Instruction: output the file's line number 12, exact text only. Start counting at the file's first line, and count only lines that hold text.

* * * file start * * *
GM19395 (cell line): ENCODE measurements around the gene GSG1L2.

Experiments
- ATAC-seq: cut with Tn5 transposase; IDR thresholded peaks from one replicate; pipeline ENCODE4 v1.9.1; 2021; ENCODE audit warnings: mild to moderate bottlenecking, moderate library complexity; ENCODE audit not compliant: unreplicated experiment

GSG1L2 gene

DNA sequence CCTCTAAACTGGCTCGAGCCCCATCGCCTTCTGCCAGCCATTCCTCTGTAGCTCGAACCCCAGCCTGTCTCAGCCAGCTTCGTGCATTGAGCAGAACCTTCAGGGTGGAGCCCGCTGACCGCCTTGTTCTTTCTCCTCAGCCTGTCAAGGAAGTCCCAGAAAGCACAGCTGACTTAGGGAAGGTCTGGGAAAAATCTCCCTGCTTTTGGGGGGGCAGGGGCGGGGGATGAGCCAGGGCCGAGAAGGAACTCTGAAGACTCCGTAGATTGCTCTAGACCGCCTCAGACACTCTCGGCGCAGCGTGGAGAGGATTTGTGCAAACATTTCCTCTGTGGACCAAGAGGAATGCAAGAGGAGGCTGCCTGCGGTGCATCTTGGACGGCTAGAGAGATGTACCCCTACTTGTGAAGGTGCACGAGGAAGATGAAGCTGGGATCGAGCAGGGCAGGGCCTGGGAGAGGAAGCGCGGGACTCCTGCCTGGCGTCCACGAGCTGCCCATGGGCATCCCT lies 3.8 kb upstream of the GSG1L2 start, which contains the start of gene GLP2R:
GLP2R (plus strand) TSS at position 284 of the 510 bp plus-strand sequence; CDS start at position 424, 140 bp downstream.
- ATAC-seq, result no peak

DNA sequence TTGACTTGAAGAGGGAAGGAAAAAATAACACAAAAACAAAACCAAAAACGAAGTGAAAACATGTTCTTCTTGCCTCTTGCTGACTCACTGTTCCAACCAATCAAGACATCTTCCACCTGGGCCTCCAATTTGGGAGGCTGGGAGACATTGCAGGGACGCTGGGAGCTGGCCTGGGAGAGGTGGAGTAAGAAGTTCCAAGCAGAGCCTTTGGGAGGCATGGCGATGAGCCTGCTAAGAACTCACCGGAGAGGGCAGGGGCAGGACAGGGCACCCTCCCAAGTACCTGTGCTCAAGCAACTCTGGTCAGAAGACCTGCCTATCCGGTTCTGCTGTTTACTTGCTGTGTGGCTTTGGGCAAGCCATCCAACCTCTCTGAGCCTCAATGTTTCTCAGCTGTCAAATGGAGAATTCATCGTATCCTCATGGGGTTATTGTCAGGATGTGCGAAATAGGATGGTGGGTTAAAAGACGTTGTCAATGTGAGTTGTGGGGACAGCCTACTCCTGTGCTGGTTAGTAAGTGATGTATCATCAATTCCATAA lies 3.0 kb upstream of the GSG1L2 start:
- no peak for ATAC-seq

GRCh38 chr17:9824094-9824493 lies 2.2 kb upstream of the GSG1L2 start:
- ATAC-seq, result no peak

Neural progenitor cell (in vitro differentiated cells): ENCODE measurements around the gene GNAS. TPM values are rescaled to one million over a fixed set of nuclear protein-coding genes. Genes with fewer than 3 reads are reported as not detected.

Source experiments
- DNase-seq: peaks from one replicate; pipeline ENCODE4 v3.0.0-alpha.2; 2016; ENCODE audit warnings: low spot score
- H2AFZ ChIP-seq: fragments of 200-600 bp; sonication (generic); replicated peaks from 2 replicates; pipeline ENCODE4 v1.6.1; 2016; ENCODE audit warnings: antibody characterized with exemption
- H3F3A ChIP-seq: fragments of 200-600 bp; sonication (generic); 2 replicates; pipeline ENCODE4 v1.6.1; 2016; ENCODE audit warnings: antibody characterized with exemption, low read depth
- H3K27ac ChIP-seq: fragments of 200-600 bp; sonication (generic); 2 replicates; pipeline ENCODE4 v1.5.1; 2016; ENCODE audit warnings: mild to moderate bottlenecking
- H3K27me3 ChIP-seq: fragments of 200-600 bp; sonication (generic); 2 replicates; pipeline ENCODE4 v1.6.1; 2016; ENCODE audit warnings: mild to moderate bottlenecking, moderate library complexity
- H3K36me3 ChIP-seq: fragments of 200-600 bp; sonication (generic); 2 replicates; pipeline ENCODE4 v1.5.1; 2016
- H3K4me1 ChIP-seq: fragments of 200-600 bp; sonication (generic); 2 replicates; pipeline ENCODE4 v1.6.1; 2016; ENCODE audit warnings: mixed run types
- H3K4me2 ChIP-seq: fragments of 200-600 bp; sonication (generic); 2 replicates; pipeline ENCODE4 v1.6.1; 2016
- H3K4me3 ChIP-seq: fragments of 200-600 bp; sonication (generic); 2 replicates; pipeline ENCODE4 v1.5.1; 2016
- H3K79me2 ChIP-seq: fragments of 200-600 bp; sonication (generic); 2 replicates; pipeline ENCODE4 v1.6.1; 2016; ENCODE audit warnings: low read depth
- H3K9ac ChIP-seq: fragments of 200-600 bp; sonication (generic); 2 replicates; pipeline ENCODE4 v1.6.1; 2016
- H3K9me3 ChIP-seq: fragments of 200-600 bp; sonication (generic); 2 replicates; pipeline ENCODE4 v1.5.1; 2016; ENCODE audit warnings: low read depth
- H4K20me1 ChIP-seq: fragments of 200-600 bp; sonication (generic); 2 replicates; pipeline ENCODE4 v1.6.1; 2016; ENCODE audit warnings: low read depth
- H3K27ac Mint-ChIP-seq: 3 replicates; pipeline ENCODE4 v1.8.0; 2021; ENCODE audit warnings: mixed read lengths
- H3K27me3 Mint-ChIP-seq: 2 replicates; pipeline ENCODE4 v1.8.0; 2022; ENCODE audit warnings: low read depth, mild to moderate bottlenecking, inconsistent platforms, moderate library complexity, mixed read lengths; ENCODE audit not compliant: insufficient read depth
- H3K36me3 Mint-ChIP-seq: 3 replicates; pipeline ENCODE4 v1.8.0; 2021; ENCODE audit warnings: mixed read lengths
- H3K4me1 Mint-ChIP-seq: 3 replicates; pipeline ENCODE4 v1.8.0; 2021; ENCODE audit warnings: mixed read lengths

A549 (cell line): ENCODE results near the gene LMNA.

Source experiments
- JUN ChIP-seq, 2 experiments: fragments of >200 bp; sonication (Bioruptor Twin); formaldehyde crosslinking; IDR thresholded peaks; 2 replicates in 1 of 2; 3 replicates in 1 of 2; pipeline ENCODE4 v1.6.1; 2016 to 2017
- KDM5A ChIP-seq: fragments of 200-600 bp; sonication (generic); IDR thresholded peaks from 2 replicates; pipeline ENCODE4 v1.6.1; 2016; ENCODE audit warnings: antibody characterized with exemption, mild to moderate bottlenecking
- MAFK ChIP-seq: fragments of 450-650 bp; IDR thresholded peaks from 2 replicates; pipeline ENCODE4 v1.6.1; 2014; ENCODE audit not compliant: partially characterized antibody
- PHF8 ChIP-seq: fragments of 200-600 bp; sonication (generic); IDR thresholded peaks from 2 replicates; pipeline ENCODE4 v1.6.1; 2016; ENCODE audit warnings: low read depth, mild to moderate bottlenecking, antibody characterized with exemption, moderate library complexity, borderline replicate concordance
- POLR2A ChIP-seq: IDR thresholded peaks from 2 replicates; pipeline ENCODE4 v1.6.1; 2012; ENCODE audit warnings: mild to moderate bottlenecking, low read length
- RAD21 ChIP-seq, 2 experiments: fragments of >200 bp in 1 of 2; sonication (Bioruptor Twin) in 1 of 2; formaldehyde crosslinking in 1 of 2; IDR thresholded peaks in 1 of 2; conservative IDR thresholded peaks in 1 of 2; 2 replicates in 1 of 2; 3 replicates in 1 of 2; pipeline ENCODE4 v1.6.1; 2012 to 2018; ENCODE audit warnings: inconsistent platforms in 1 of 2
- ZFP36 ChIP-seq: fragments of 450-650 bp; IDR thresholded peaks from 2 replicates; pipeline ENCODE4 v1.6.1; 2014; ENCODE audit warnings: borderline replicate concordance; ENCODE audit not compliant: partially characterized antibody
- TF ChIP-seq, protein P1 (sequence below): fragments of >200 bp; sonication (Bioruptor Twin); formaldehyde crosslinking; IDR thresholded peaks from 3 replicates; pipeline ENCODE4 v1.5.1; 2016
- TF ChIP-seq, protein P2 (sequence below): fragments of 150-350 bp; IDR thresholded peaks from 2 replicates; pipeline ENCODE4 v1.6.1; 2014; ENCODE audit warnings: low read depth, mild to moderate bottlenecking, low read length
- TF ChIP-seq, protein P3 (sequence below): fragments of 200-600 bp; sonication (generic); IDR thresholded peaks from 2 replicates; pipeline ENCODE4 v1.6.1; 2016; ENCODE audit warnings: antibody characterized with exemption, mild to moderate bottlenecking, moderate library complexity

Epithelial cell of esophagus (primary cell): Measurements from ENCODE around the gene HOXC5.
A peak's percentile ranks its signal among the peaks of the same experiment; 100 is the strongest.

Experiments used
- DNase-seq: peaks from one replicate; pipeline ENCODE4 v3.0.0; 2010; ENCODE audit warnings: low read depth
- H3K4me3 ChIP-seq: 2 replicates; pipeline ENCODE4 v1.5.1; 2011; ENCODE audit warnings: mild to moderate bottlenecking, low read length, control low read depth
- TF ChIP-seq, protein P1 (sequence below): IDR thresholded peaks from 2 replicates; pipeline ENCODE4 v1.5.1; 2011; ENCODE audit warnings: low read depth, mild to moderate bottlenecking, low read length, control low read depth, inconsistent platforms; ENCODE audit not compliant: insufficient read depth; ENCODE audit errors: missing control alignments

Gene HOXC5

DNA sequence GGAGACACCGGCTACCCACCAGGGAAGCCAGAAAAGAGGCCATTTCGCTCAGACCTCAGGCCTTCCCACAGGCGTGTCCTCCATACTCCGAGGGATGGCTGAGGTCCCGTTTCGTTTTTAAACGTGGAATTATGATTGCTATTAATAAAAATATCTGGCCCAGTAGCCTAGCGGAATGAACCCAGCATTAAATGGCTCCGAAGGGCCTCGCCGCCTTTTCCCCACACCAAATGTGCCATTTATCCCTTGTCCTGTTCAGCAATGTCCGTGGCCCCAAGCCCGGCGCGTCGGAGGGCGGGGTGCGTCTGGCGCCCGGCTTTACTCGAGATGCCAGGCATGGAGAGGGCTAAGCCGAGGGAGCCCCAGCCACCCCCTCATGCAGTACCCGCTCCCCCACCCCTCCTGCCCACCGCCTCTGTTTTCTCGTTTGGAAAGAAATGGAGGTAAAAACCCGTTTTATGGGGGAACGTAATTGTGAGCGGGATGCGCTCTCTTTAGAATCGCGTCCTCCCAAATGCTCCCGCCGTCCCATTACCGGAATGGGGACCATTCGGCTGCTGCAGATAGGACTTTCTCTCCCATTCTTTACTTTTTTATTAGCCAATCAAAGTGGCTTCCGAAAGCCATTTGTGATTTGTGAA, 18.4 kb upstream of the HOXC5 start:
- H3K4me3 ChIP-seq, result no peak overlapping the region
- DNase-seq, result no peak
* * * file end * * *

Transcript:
Neural progenitor cell (in vitro differentiated cells): ENCODE measurements around the gene GNAS. TPM values are rescaled to one million over a fixed set of nuclear protein-coding genes. Genes with fewer than 3 reads are reported as not detected.